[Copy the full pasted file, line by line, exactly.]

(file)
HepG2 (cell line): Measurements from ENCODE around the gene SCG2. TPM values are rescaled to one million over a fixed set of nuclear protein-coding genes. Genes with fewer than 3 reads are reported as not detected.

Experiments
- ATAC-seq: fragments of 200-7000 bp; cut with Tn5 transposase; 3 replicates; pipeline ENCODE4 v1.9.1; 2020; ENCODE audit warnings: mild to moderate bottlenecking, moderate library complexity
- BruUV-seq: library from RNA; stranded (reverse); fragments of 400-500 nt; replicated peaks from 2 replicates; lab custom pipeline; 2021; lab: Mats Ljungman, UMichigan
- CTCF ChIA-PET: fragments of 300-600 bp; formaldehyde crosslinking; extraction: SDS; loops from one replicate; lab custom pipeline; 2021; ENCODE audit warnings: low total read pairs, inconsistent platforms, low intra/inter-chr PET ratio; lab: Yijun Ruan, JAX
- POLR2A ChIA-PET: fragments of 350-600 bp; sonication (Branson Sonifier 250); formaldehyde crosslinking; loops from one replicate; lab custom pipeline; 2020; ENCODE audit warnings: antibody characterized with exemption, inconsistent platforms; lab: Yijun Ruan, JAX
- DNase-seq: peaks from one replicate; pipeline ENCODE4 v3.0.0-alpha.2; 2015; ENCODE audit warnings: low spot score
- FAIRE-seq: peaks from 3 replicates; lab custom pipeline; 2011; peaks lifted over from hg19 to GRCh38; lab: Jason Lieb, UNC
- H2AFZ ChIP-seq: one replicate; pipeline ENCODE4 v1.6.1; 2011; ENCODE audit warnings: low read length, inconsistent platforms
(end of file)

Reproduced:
HepG2 (cell line): Measurements from ENCODE around the gene SCG2. TPM values are rescaled to one million over a fixed set of nuclear protein-coding genes. Genes with fewer than 3 reads are reported as not detected.

Experiments
- ATAC-seq: fragments of 200-7000 bp; cut with Tn5 transposase; 3 replicates; pipeline ENCODE4 v1.9.1; 2020; ENCODE audit warnings: mild to moderate bottlenecking, moderate library complexity
- BruUV-seq: library from RNA; stranded (reverse); fragments of 400-500 nt; replicated peaks from 2 replicates; lab custom pipeline; 2021; lab: Mats Ljungman, UMichigan
- CTCF ChIA-PET: fragments of 300-600 bp; formaldehyde crosslinking; extraction: SDS; loops from one replicate; lab custom pipeline; 2021; ENCODE audit warnings: low total read pairs, inconsistent platforms, low intra/inter-chr PET ratio; lab: Yijun Ruan, JAX
- POLR2A ChIA-PET: fragments of 350-600 bp; sonication (Branson Sonifier 250); formaldehyde crosslinking; loops from one replicate; lab custom pipeline; 2020; ENCODE audit warnings: antibody characterized with exemption, inconsistent platforms; lab: Yijun Ruan, JAX
- DNase-seq: peaks from one replicate; pipeline ENCODE4 v3.0.0-alpha.2; 2015; ENCODE audit warnings: low spot score
- FAIRE-seq: peaks from 3 replicates; lab custom pipeline; 2011; peaks lifted over from hg19 to GRCh38; lab: Jason Lieb, UNC
- H2AFZ ChIP-seq: one replicate; pipeline ENCODE4 v1.6.1; 2011; ENCODE audit warnings: low read length, inconsistent platforms